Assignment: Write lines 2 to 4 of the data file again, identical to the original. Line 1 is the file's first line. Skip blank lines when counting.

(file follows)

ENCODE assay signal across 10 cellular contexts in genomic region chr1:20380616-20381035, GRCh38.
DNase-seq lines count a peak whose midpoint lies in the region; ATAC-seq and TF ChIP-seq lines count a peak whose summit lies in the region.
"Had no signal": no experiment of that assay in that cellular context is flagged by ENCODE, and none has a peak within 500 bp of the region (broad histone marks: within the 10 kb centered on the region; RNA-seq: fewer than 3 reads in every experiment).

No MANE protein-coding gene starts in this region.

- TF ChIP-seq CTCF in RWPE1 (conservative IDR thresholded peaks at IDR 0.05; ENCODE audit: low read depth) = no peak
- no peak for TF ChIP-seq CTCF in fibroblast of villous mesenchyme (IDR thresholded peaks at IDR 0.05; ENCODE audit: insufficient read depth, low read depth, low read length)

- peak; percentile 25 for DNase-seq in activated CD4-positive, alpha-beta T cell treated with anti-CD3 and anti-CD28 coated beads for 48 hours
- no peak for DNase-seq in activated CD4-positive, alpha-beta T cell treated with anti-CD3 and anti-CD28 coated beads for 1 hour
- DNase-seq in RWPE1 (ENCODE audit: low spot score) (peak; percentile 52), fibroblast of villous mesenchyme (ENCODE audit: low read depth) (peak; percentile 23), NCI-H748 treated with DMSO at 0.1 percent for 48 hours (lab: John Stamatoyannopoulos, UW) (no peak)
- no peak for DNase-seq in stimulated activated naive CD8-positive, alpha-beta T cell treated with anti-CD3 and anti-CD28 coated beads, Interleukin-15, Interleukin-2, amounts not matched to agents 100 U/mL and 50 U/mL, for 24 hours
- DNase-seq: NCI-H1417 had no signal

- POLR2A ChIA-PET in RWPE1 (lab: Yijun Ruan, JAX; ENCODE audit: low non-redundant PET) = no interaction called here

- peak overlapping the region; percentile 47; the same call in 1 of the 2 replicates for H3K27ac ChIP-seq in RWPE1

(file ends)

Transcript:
DNase-seq lines count a peak whose midpoint lies in the region; ATAC-seq and TF ChIP-seq lines count a peak whose summit lies in the region.
"Had no signal": no experiment of that assay in that cellular context is flagged by ENCODE, and none has a peak within 500 bp of the region (broad histone marks: within the 10 kb centered on the region; RNA-seq: fewer than 3 reads in every experiment).

No MANE protein-coding gene starts in this region.